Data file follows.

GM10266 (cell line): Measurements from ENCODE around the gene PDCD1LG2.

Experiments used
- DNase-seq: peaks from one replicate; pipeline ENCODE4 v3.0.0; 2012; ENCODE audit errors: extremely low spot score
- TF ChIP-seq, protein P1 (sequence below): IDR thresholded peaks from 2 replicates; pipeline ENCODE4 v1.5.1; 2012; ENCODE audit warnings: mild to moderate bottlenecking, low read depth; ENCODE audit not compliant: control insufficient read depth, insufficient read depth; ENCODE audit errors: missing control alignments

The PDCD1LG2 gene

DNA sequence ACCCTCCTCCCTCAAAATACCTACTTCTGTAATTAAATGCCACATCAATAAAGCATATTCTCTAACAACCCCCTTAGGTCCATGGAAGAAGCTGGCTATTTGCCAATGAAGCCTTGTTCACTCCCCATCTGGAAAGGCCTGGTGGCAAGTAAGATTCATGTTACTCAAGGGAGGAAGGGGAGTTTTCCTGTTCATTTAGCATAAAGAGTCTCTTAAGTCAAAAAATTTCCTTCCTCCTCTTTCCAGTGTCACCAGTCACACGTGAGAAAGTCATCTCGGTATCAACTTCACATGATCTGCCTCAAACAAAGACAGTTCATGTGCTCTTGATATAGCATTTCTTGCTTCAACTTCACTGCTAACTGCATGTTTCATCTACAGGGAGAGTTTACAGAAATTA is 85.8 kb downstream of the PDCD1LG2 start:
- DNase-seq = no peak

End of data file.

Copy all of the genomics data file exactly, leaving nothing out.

GM10266 (cell line): Measurements from ENCODE around the gene PDCD1LG2.

Experiments used
- DNase-seq: peaks from one replicate; pipeline ENCODE4 v3.0.0; 2012; ENCODE audit errors: extremely low spot score
- TF ChIP-seq, protein P1 (sequence below): IDR thresholded peaks from 2 replicates; pipeline ENCODE4 v1.5.1; 2012; ENCODE audit warnings: mild to moderate bottlenecking, low read depth; ENCODE audit not compliant: control insufficient read depth, insufficient read depth; ENCODE audit errors: missing control alignments

The PDCD1LG2 gene

DNA sequence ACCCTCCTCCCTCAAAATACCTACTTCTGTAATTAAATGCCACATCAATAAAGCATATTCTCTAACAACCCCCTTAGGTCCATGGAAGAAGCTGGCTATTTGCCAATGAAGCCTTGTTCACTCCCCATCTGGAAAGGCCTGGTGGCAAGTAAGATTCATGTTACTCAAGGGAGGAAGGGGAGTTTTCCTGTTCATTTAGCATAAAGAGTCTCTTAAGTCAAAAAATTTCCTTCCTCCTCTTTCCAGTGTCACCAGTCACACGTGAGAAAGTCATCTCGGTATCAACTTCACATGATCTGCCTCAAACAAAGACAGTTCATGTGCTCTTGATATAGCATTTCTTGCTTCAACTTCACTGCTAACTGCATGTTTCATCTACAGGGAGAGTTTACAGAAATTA is 85.8 kb downstream of the PDCD1LG2 start:
- DNase-seq = no peak